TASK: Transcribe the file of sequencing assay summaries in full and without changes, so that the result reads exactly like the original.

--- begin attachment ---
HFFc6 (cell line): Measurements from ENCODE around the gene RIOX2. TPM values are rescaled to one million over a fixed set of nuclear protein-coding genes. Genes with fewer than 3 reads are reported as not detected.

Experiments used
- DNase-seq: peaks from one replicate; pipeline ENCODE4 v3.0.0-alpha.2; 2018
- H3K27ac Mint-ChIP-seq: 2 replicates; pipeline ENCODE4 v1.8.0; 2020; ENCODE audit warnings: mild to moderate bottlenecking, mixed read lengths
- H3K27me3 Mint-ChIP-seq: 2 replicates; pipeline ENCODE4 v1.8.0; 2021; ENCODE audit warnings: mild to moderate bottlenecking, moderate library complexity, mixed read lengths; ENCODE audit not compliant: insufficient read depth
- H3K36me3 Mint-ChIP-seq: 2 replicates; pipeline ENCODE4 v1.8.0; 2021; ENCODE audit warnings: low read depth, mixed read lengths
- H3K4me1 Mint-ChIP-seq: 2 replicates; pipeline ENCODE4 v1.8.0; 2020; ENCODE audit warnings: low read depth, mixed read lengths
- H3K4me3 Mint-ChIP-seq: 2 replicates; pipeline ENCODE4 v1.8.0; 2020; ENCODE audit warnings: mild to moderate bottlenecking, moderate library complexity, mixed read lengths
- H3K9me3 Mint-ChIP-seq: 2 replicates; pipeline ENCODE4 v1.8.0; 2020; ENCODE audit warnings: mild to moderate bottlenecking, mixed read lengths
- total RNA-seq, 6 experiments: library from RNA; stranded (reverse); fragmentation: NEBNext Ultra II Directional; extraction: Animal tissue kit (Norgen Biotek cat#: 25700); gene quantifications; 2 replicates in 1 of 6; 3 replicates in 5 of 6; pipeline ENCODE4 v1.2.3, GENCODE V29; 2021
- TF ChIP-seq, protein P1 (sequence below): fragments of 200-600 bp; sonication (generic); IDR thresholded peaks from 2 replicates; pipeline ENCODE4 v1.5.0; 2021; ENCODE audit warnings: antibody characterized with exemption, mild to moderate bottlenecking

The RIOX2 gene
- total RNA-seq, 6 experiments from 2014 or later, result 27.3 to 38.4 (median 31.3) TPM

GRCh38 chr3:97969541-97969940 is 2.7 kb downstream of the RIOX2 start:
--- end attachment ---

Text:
HFFc6 (cell line): Measurements from ENCODE around the gene RIOX2. TPM values are rescaled to one million over a fixed set of nuclear protein-coding genes. Genes with fewer than 3 reads are reported as not detected.

Experiments used
- DNase-seq: peaks from one replicate; pipeline ENCODE4 v3.0.0-alpha.2; 2018
- H3K27ac Mint-ChIP-seq: 2 replicates; pipeline ENCODE4 v1.8.0; 2020; ENCODE audit warnings: mild to moderate bottlenecking, mixed read lengths
- H3K27me3 Mint-ChIP-seq: 2 replicates; pipeline ENCODE4 v1.8.0; 2021; ENCODE audit warnings: mild to moderate bottlenecking, moderate library complexity, mixed read lengths; ENCODE audit not compliant: insufficient read depth
- H3K36me3 Mint-ChIP-seq: 2 replicates; pipeline ENCODE4 v1.8.0; 2021; ENCODE audit warnings: low read depth, mixed read lengths
- H3K4me1 Mint-ChIP-seq: 2 replicates; pipeline ENCODE4 v1.8.0; 2020; ENCODE audit warnings: low read depth, mixed read lengths
- H3K4me3 Mint-ChIP-seq: 2 replicates; pipeline ENCODE4 v1.8.0; 2020; ENCODE audit warnings: mild to moderate bottlenecking, moderate library complexity, mixed read lengths
- H3K9me3 Mint-ChIP-seq: 2 replicates; pipeline ENCODE4 v1.8.0; 2020; ENCODE audit warnings: mild to moderate bottlenecking, mixed read lengths
- total RNA-seq, 6 experiments: library from RNA; stranded (reverse); fragmentation: NEBNext Ultra II Directional; extraction: Animal tissue kit (Norgen Biotek cat#: 25700); gene quantifications; 2 replicates in 1 of 6; 3 replicates in 5 of 6; pipeline ENCODE4 v1.2.3, GENCODE V29; 2021
- TF ChIP-seq, protein P1 (sequence below): fragments of 200-600 bp; sonication (generic); IDR thresholded peaks from 2 replicates; pipeline ENCODE4 v1.5.0; 2021; ENCODE audit warnings: antibody characterized with exemption, mild to moderate bottlenecking

The RIOX2 gene
- total RNA-seq, 6 experiments from 2014 or later, result 27.3 to 38.4 (median 31.3) TPM

GRCh38 chr3:97969541-97969940 is 2.7 kb downstream of the RIOX2 start: